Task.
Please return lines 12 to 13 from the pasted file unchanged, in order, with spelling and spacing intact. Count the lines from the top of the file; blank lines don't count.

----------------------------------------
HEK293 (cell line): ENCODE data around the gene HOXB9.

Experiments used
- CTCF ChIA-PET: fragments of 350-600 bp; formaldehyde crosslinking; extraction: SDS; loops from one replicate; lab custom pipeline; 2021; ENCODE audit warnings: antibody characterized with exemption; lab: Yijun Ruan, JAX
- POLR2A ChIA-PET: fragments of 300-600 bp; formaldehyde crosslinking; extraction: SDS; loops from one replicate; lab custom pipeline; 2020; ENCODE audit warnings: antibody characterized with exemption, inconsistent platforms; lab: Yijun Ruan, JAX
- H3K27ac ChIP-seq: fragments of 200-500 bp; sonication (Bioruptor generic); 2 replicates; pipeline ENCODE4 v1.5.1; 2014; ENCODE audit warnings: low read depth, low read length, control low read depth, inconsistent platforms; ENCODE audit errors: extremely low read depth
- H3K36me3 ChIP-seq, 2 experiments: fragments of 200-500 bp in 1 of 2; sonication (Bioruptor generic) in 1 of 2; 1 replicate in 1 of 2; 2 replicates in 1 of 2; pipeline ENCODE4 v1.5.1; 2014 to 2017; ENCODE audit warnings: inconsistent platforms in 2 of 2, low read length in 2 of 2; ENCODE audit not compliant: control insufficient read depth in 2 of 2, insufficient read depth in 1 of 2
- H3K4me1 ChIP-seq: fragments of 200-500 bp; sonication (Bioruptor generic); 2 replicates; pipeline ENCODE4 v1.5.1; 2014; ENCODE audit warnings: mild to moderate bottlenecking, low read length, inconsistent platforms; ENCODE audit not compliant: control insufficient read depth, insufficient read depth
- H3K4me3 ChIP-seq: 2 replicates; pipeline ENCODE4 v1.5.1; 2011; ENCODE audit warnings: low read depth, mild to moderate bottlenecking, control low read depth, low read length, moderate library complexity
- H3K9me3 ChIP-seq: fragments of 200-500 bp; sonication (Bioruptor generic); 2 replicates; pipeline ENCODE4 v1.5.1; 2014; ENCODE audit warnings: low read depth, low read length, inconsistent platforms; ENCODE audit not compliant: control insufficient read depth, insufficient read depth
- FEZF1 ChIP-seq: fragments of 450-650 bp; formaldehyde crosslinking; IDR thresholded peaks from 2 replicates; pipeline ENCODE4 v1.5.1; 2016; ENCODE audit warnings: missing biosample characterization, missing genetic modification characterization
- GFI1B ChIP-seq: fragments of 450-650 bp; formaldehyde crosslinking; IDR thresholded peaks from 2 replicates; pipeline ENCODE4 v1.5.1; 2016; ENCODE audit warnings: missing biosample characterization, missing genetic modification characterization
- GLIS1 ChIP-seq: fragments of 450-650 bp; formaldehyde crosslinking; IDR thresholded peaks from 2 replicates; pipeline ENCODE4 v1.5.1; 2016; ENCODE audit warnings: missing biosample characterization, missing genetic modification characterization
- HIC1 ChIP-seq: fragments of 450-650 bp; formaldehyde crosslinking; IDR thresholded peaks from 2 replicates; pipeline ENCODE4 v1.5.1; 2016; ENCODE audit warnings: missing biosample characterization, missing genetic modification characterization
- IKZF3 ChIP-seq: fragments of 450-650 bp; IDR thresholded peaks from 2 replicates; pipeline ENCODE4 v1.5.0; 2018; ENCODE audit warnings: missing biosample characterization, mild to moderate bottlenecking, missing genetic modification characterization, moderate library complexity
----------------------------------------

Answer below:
- GLIS1 ChIP-seq: fragments of 450-650 bp; formaldehyde crosslinking; IDR thresholded peaks from 2 replicates; pipeline ENCODE4 v1.5.1; 2016; ENCODE audit warnings: missing biosample characterization, missing genetic modification characterization
- HIC1 ChIP-seq: fragments of 450-650 bp; formaldehyde crosslinking; IDR thresholded peaks from 2 replicates; pipeline ENCODE4 v1.5.1; 2016; ENCODE audit warnings: missing biosample characterization, missing genetic modification characterization